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Where are we with Acas Early Conciliation?

In May 2014 it became mandatory for claimants (eg current or former employees) to notify Acas of their intention to bring a claim to the employment tribunal before they can submit an ET1 claim. Acas are notified either online via an EC form or by telephone.

Participation in the process is voluntary and there is no legal requirement on either party to enter into it. Employers are also able to request early conciliation.

Where parties do wish to partake, Acas will attempt to conciliate for up to 1 month. It is possible for one extension of up to 14 days to be agreed.

Early conciliation also affects the timescale for a potential claimant to lodge their claim. Generally a claimant has 3 months from the date of the act complained of to lodge an employment tribunal claim. Early conciliation effectively pauses the time limit.

In a nutshell, early conciliation was introduced to see if issues could be resolved without the need for an employment tribunal claim.

Where are we 6 months on? Has it helped to reduced the number of claims?

The figures published by Acas show;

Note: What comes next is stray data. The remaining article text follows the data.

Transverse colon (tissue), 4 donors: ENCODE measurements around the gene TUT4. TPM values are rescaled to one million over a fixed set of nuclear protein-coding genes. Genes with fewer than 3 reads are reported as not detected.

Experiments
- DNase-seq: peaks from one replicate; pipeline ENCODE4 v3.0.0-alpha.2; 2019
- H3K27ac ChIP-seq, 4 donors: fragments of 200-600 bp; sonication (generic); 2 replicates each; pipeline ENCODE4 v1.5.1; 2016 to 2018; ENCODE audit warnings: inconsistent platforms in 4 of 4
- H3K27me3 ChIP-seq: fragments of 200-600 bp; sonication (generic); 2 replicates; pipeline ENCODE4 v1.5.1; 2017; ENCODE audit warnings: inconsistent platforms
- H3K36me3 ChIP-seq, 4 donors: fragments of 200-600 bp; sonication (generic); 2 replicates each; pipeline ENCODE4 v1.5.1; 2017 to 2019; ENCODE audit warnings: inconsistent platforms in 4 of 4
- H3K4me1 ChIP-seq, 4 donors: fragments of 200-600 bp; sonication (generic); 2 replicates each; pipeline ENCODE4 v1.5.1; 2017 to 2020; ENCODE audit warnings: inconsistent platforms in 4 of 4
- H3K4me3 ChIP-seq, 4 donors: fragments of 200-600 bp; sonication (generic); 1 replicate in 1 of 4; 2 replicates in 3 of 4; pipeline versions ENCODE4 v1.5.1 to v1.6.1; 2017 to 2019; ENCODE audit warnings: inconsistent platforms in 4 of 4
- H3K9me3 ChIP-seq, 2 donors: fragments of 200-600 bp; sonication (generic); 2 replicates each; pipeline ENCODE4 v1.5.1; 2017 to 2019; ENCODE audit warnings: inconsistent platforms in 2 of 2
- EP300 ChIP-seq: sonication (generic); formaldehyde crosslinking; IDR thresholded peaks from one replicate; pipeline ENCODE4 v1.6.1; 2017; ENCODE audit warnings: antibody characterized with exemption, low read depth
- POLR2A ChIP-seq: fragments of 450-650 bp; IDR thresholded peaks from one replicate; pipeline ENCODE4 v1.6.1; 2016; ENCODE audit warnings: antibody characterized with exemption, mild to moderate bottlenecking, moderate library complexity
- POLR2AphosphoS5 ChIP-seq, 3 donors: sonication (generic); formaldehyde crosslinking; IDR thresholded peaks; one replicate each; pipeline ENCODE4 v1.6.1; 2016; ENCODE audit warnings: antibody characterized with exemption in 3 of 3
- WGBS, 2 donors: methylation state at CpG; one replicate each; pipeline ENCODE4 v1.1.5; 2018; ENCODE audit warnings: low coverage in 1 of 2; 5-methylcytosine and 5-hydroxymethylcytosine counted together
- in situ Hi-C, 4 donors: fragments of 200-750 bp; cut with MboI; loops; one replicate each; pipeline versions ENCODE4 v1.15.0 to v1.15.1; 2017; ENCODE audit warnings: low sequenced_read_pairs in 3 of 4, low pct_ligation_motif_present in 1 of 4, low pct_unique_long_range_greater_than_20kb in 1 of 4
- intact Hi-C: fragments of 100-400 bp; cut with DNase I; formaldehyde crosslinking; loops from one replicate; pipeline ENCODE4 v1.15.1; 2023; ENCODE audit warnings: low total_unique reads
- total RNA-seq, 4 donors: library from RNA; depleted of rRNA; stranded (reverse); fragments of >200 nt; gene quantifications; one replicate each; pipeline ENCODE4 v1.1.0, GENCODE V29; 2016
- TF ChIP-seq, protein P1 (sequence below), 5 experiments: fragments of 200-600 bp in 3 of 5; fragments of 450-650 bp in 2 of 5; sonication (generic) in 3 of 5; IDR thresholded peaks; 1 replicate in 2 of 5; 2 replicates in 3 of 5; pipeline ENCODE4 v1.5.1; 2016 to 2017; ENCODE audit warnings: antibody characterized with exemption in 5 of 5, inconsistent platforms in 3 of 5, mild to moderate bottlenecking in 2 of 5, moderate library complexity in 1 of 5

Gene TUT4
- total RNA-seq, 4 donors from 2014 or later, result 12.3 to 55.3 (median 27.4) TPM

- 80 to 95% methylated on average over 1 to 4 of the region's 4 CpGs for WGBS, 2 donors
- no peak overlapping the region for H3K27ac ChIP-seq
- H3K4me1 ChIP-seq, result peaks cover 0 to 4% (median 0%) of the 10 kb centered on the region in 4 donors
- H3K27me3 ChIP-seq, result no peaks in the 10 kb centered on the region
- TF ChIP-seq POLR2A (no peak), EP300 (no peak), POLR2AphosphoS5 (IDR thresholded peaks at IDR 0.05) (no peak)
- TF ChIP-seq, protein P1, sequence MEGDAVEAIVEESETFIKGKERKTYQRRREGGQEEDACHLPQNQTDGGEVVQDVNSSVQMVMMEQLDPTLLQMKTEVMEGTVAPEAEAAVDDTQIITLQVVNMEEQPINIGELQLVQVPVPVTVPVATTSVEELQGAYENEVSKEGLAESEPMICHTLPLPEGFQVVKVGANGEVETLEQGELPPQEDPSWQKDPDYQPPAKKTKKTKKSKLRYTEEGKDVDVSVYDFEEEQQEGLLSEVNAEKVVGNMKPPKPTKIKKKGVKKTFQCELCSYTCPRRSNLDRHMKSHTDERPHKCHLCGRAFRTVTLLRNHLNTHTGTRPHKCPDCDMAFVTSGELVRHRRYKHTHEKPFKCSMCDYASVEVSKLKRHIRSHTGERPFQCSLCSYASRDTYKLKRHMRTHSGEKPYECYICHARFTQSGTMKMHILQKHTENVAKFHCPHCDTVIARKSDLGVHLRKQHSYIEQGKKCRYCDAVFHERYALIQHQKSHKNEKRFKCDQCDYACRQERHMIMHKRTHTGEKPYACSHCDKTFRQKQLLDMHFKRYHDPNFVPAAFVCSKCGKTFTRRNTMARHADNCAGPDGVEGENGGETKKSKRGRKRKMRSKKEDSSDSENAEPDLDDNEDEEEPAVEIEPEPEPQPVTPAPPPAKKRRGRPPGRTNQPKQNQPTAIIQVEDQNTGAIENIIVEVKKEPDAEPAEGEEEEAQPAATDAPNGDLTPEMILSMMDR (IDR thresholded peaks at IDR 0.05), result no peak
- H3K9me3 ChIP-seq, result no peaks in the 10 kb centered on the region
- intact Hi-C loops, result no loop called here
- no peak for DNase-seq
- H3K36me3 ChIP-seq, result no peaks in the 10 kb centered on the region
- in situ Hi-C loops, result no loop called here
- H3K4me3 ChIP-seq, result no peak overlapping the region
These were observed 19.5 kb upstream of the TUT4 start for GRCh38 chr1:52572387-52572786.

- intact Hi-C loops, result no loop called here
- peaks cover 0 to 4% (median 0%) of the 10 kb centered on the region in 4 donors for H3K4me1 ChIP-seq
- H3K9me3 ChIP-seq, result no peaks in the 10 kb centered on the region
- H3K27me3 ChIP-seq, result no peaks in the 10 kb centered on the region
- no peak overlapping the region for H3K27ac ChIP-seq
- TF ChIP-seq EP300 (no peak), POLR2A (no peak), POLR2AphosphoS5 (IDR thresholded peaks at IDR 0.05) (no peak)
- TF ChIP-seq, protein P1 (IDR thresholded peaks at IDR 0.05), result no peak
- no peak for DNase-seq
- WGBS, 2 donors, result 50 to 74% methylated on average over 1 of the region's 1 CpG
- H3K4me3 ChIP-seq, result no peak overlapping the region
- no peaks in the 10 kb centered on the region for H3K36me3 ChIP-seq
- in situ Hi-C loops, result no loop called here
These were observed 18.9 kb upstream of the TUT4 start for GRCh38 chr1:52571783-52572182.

1. Acas has conciliated in 37,000 cases
2. 3% of early conciliation requests came from the employer.
3.10% of employees reject the offer of early conciliation once they have submitted the EC form.
4. Similarly, 10% of employers decline to participate in early conciliation when acas contacts them
5. Preliminary indications show that 18% of early conciliations resulted in a settlement under a COT3 agreement.
6. Of those that did not result in settlement, over 2/3rds did not progress to a tribunal claim (but bear in mind there may be a delay built into this as an employee will have least a further month once ec conciliation has ended to bring a claim, and they might not have done so during the acas survey).

It is difficult to assess the significant part of ACAS early conciliation the reduction of claims, as other factors have also contributed to this, in particular the introduction of employment tribunal fees in July 2013.

That being said the process is clearly having a positive impact in helping parties to conciliate rather than litigate.

Going forward I suspect we will see more of the same but alongside this perhaps parties may consider using workplace mediation as an alternative to litigation?

Any questions you have about mediation or tribunal litigation or any employment related matter please contact Marie Walsh.